At the 2021 Oregon legislative session, a mental health crisis was declared, and funding was authorized to expand access to mental health services to all residents with a focus on Medicaid residents.
In our society, people often struggle to find any provider who will accept new patients, and it is even difficult to find a suitable one for them. Every local newspaper has published stories describing the effects of this crisis on individual citizens.
For those enrolled in an Oregon Health Plan (OHP), it is nearly impossible to access because Pacific Source has a policy that greatly increases the problem of lack of access.
In the Salem area, OHP is served by Pacific Source CCO. The OHP requires that members be appointed to a CCO unless they request and meet the criteria for an exception to be “open card,” meaning that they are not assigned to a plan.
Pacific Source will not process accreditation requests for affiliated service providers in private practice. As a result, anyone assigned to the Pacific Source CCO cannot access providers that other community members can access.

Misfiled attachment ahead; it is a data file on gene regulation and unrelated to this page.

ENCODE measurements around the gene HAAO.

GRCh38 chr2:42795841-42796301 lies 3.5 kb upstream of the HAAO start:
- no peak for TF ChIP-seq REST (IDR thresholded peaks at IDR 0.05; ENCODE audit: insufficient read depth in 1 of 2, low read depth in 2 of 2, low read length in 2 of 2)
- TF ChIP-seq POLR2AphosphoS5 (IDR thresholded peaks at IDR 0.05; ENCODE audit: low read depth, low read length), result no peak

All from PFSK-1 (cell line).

In Oregon, the Social Work Council currently has 1,437 active participating providers, and the Counseling Council has 1,942 providers in this category. That makes 3,379 providers who can help elevate Oregon’s current mental health crisis.
Oregon administrative rules specifically prevent a chief liaison from discriminating against a provider based on the type of provider. Although they are not required to include any particular provider, blocking affiliated mental health providers on this basis alone is prohibited.
Despite significant attempts to solve this problem with Pacific Source and the Oregon Health Authority, the problem persists. No one is willing to take steps to ensure that the CCO that OHA has contracted with follows Oregon’s administrative rules.
At the same time, OHA is spending millions of taxpayer dollars to hire new therapists from outside Oregon.
This is a huge problem and it will not be resolved overnight.
But there are rules in place that can benefit society immediately, and providers are willing to serve if only existing rules are applied and this organization will fulfill its obligation to society.
Kelly Hyder is a Keizer-based mental health provider registered with the Oregon Board of Professional Counselors and Therapists licensed as an LPC partner and Medicaid delivery provider. You can reach her at firstname.lastname@example.org.